When people have low levels of iron in their blood, they may develop a condition called iron deficiency anemia, which is known to have wide-ranging effects throughout the body, and now, a new study suggests that this condition may be linked to hearing loss as well.
In the study, adults who had iron deficiency anemia were more than twice as likely to develop a specific type of hearing loss, called combined hearing loss, compared with those who did not have iron deficiency anemia, according to the study.
In the study, published Dec. 29 in the journal JAMA Otolaryngology-Head & Neck Surgery, the researchers looked at data from the medical records of more than 300,000 adults in Hershey, Pennsylvania. The participants' ages ranged from 21 to 90; the average age was 50. [7 Ways the Mind and Body Change with Age]
Based on the medical records, the researchers identified the people in the study who had iron deficiency anemia as well as any diagnoses of hearing loss.
Hearing loss was divided into three categories: sensorineural hearing loss, which results from damage to the inner ear, damage to the nerve that runs from the ear to the brain, or damage to the brain; conductive hearing loss, which occurs when sound cannot travel through the ear properly; and combined hearing loss, which is a combination of the two.
The researchers found that the people with iron deficiency anemia were 2.4 times more likely to have combined hearing loss compared with those who did not have iron deficiency anemia. The people with iron deficiency anemia were also 1.8 times more likely to have sensorineural hearing loss. There was no link, however, between iron deficiency anemia and conductive hearing loss, according to the study.
Earlier research suggested several potential reasons why iron deficiency anemia may be linked to hearing loss and, in particular, to sensorineural hearing loss, the researchers, led by Kathleen Schieffer, a doctoral student at Pennsylvania State University College of Medicine, wrote in the study.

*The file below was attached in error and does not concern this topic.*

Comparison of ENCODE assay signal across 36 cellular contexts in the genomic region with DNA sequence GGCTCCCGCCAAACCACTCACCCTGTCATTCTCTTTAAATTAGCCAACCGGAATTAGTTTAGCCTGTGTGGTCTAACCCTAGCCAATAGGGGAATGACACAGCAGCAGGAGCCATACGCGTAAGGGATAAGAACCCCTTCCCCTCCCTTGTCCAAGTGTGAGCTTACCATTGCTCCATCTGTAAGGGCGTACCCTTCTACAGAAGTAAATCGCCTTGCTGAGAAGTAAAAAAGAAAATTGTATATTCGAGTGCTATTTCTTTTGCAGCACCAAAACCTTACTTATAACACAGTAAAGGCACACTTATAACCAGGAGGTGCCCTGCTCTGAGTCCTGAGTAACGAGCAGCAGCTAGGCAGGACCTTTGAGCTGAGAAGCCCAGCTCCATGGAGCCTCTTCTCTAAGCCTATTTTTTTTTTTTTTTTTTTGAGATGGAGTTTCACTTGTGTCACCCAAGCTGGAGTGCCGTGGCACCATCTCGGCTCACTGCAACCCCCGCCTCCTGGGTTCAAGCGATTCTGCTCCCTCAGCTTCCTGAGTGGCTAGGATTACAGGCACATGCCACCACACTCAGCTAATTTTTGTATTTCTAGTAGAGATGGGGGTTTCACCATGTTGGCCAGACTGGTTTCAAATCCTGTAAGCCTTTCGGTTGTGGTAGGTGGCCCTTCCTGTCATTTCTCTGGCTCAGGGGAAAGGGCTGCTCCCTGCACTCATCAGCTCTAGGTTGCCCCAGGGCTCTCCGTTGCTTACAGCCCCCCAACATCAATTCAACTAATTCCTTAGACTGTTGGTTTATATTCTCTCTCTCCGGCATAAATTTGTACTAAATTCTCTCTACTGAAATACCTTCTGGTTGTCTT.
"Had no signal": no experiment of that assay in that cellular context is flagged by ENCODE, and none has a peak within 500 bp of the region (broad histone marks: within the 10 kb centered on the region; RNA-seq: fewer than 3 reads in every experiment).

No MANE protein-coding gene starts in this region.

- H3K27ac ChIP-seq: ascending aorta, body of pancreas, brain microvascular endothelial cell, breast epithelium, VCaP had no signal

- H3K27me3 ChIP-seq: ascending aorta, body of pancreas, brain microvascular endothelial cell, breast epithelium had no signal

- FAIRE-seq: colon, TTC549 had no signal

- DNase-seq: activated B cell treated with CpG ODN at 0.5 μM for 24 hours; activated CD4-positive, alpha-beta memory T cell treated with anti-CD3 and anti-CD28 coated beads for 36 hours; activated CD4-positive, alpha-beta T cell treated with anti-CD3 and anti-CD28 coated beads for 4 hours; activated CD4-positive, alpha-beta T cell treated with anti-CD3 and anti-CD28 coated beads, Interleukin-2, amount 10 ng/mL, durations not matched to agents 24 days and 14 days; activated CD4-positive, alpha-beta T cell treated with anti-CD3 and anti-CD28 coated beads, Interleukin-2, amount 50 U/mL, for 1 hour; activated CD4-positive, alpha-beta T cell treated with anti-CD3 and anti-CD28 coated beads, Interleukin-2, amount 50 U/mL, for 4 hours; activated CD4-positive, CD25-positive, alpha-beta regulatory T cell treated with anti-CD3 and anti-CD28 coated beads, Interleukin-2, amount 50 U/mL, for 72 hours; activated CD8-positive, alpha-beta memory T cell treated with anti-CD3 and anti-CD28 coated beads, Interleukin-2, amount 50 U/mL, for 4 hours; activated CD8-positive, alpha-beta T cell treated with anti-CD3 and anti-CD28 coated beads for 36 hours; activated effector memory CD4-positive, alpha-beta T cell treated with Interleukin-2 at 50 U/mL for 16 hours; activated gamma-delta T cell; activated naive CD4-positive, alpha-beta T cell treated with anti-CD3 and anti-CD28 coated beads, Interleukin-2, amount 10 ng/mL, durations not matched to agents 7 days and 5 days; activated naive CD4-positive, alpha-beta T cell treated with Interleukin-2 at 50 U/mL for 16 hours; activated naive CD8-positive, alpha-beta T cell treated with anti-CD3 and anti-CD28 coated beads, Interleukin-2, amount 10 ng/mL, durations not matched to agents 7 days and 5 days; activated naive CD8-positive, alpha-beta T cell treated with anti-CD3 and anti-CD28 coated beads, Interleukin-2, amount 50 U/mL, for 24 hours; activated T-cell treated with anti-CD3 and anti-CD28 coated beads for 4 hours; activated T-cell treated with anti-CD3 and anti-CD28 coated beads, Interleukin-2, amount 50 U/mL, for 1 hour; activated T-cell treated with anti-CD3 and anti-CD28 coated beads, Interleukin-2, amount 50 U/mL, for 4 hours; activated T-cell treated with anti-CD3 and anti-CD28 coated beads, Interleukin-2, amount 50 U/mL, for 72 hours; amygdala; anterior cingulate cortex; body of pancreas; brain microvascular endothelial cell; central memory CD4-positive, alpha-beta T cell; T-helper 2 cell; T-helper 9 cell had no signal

Sensorineural hearing loss can develop when damage occurs to the tiny blood vessels in the ear, and iron deficiency anemia can put a person at risk for such damage. For example, iron deficiency anemia has been linked to several blood disorders that can cause such damage to these delicate blood vessels. In addition, the condition has been linked to problems with myelin, a sheath that surrounds nerve cells, including the nerve that runs from the ear to the brain, the researchers wrote.
Indeed, the researchers had hypothesized that iron deficiency anemia would be more likely to be linked to sensorineural hearing loss than to conductive hearing loss. An earlier study from Taiwan, for example, found a link between iron deficiency anemia and sudden sensorineural hearing loss, a type of hearing loss that develops in less than 72 hours, the researchers wrote.
Conductive hearing loss, on the other hand, is often caused by more "mechanical" problems, such as blockages in the ear, including those caused by earwax or fluid, or perforated eardrums. Therefore, the researchers did not hypothesize that conductive hearing loss would be linked to iron deficiency anemia, they wrote.
The authors noted that the findings suggest that there is an association between iron deficiency anemia and certain types of hearing loss, and that the study does not prove a cause-and-effect relationship between the two. In addition, there were several limitations to the study, they noted. For example, although the researchers were able to adjust the results to account for differences between the sexes, they were not able to account for other risk factors for hearing loss, such as smoking status, high blood pressure and diabetes. More research is needed to tease out the possible effects of these other factors.
Iron deficiency anemia can be treated easily with iron supplements, so future studies should focus on whether this can help prevent hearing loss, the researchers wrote.
Originally published on Live Science.
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